Looking through it, it is a reminder of the many stars and also the many films which were made to cope with cinema demand – usually Two films per programme – the supporting film and the Big Picture

We are lucky to have access to such Memorabilia – and with this particular one – it is me who is lucky.

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Annette Day – A Brief Film Career – but with Elvis

Annette Day’s entire film career consists of her single appearance with Elvis in Double Trouble. After that she retired from films and never went back again.

Annette Day

Just over half a century ago Annette Day was filming Double Trouble with the King of Rock ‘n’ Roll.

When she heard the news that Elvis had died she was living in Beckenham.

“I thought it was so terribly sad, he was a man of so many talents, who had so much more left to give.”

Annette, who now lives in Telford, Shropshire, knew about this better than most.

Because 10 years earlier, as a fresh-faced 19-year-old, Annette became the first and only English actress to star alongside Elvis on the big screen.

The 69-year-old grandmother played Jill Conway, a rebellious British heiress who led the singer through all sorts of wild escapades across Europe, getting mixed up with spies, jewel thieves and madcap detectives along the way.

Off screen, the pair enjoyed a close, if brief, friendship with the King of Rock ‘n’ Roll, which even extended to him buying her a car as a treat.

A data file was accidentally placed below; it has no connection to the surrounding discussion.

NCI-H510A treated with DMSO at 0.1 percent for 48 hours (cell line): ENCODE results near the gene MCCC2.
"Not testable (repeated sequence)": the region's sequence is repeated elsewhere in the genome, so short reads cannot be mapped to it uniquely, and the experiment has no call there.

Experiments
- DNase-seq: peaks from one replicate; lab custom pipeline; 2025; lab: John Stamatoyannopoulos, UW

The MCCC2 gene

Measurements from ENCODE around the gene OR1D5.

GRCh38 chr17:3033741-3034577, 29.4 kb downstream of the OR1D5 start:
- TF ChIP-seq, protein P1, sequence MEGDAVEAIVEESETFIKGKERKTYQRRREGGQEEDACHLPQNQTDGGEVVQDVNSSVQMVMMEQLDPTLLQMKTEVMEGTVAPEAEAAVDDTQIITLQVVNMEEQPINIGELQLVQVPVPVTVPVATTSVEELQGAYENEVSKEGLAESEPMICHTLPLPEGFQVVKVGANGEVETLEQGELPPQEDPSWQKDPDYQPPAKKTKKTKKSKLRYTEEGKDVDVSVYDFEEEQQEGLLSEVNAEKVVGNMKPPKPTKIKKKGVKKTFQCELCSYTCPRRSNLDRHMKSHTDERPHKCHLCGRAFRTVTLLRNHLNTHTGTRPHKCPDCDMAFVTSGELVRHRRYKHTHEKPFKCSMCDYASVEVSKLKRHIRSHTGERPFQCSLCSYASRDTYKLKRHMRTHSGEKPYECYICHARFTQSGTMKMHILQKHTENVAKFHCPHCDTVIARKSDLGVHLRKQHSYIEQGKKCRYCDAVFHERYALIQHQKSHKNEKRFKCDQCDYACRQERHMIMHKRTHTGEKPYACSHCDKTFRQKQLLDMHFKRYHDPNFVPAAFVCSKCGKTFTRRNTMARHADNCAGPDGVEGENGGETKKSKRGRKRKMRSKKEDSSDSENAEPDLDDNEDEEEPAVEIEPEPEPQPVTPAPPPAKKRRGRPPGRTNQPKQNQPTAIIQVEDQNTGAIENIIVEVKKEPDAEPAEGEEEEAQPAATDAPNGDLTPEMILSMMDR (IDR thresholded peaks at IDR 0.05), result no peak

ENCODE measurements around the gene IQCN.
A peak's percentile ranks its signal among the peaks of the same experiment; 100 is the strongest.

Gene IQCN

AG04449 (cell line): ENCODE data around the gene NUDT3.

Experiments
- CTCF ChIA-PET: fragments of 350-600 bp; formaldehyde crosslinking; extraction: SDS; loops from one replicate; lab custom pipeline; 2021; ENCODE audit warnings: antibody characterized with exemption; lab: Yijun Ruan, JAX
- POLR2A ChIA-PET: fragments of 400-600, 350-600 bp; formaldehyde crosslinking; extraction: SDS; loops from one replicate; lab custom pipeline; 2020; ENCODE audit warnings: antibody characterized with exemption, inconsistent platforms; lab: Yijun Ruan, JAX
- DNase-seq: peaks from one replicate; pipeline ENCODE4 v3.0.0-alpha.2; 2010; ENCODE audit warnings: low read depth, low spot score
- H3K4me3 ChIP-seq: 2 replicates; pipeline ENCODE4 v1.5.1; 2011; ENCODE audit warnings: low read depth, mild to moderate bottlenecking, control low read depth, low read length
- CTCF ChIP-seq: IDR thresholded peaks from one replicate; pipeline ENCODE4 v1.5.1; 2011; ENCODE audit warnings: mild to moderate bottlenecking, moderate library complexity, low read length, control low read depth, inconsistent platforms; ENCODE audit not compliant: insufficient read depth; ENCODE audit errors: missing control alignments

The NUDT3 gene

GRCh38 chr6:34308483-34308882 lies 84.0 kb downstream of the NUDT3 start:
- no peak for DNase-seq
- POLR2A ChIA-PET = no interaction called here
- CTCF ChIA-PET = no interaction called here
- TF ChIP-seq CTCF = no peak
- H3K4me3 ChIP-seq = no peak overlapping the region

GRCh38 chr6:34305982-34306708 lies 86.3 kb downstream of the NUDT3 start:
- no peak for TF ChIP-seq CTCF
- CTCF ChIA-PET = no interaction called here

It is 40 years today since Presley died in the bathroom of his Gracelands mansion in Memphis, Tennessee, after suffering from heart failure brought on by a drug overdose. He was just 42 years old and, if not at the height of his stardom, was still one of the biggest global stars having successfully reinvented himself for the glam rock era.

While there had been rumours about his health, particularly concerning his weight and dependency on prescription drugs, very few people were aware of the lonely, troubled individual behind the flamboyant jump-suited stage persona.

Double Trouble 4

Annette – above with Elvis – as she was in Double Trouble

Annette, who settled in Shropshire with husband Mike the year after Elvis’s death, remembered the singer as being like a big brother to the innocent teenager who had been plucked out of obscurity after being spotted working on a market stall by film producer Judd Bernard.

“He had a terrific sense of humour, he was always playing games,” she says.

“There were a couple of times, off-stage, when the light came on for me to go through the door onto the set, and he would grab my coat so I couldn’t walk, and the crew would be calling for me. I had a ball, it was tremendous fun.”

A scene from double Trouble, which was Elvis’s 24th feature-film

And she got a first-taste of the star’s legendary generosity at the end of filming, when she was making small talk about how youngsters back in Britain would have to save to buy their first car.

“After a day on set we were talking about how youngsters have to save every penny to buy a car after their graduation,” she says.

“In the US, most youngsters were given a car, not so in the UK.”

Then one day, in a car park, Elvis asked her to follow him, and asked her to close her eyes.

“At that moment I knew he had a surprise waiting for me, but never in my wildest dreams could I have thought of a sports car,” she says.

“It was a white Mustang convertible. Elvis handed me the keys and said ‘it’s your’s’.